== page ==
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Bill McKibben: What's Next? Solidarity With Standing Rock, Nov. 15
So, the question everyone's asking me this week is: What now?
I don't have a great answer—the Trump saga will play out over time, and we'll be learning how to resist as we go along. But resist we will.
I do know that the election last Tuesday made this Tuesday's demonstrations in support of Standing Rock even more important. We'll be gathering in nearly 200 cities worldwide to demand that the Army Corps of Engineers, and the Obama Administration, do their jobs and reject the Dakota Access Pipeline's final permit.
We don't know if we can make President Obama act—so far he's been noncommittal and vague. And we don't know if Trump would simply overturn his actions if he took them. But we do know that now more than ever we have to stand by our allies, and make our battles loud and public.
The ugly side of the American psyche that's propelled Trump to the presidency is nothing new to Indigenous people. It's nothing new to people of color, to immigrants, to the vulnerable and the marginalized. This is a time for drawing together the many threads of our resistance—to fossil fuels, yes, but also and just as importantly to widespread hatred.
Solidarity with Indigenous leadership—in Standing Rock and beyond—is more important today, not less. The original inhabitants of this continent have been pepper-sprayed and shot with rubber bullets, maced and attacked by guard dogs, all for peacefully standing up for their sovereign rights, and for the world around us. If we can't rally in support of them—well, that would be shameful.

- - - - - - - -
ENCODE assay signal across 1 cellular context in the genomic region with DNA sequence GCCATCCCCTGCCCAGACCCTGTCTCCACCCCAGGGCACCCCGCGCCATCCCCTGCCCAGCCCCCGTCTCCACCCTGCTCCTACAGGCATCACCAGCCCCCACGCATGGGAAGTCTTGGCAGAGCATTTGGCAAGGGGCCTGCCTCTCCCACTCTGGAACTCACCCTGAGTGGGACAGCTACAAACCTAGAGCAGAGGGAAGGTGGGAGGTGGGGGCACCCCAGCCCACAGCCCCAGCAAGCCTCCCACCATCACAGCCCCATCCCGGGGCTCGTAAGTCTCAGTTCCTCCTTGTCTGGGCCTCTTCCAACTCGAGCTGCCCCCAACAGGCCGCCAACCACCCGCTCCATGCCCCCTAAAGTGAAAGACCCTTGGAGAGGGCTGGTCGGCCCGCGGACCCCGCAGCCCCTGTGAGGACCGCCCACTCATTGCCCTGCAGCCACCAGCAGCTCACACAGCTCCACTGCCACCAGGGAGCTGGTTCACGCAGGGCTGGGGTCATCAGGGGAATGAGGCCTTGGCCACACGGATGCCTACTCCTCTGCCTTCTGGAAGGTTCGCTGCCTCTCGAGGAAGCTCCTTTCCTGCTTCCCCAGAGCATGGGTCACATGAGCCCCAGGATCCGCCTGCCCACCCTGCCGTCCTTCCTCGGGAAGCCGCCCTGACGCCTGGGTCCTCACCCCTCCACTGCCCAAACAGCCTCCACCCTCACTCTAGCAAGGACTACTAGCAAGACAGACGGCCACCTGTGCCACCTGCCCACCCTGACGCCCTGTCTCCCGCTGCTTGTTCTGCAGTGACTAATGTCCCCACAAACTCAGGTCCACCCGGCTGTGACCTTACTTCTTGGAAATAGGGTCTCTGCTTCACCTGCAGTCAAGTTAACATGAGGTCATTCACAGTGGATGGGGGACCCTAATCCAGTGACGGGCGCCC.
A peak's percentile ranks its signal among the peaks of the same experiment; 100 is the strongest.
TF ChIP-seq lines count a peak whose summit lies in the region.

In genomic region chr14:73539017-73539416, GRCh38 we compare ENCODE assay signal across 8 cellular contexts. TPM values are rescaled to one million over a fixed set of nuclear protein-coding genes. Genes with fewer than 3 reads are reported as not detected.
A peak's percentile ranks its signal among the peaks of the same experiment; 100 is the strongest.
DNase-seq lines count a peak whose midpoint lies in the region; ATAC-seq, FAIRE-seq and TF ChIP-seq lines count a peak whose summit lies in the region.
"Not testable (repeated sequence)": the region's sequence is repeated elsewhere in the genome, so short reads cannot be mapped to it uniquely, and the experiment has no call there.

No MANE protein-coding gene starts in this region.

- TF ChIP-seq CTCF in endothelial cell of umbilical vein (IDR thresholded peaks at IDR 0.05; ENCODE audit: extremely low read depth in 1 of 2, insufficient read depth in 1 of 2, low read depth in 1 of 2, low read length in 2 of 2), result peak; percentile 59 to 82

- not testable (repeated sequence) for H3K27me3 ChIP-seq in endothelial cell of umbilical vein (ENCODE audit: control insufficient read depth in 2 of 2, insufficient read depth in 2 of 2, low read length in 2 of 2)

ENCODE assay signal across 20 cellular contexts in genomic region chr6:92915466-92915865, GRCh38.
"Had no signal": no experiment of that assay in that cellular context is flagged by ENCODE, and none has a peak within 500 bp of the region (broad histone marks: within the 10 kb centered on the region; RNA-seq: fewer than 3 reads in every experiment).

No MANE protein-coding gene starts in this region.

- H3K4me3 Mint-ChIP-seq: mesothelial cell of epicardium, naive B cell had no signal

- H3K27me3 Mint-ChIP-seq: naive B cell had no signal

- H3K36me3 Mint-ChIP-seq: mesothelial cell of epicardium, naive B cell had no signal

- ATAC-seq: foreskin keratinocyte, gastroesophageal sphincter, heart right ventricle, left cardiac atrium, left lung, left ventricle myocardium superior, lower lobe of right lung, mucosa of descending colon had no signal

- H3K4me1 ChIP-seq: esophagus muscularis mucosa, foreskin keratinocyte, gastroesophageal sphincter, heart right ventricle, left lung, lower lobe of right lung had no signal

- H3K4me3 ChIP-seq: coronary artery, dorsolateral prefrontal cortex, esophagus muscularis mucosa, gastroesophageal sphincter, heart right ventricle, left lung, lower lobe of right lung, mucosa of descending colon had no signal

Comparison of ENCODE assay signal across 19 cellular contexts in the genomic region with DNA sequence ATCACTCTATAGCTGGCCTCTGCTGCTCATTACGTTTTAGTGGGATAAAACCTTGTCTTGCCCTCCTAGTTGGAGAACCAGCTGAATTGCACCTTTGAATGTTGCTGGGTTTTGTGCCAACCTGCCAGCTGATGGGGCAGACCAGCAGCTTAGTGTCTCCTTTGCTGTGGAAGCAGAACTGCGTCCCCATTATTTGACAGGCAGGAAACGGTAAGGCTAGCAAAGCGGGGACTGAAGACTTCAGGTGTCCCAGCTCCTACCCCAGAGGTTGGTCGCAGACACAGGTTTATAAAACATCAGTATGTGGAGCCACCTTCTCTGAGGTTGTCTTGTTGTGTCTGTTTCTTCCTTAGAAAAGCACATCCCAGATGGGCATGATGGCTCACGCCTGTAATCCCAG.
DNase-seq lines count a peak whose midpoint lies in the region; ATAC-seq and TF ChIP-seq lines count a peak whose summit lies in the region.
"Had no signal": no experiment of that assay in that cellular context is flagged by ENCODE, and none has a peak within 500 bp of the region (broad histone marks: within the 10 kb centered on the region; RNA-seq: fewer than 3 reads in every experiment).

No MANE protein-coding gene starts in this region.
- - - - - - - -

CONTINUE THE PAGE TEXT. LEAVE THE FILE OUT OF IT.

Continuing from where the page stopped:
I wish I had some magic words to make the gobsmacked feeling go away. But I can tell you from experience that taking action, joining with others to protest, heals some of the sting.
And throughout history, movements like ours have been the ones to create lasting change—not a single individual or president. That's the work we'll get back to, together.
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By Teju Adisa-Farrar & Raul Garcia
In the summer of 1969 a banner hung over a set of condemned homes in what was then the predominantly black and brown Brookland neighborhood in Washington, DC. It read, "White man's roads through black men's homes."
Earlier in the year, the District attempted to condemn the houses to make space for a proposed freeway. The plans proposed a 10-lane freeway, a behemoth of a project that would divide the nation's capital end-to-end and sever iconic Black neighborhoods like Shaw and the U Street Corridor from the rest of the city.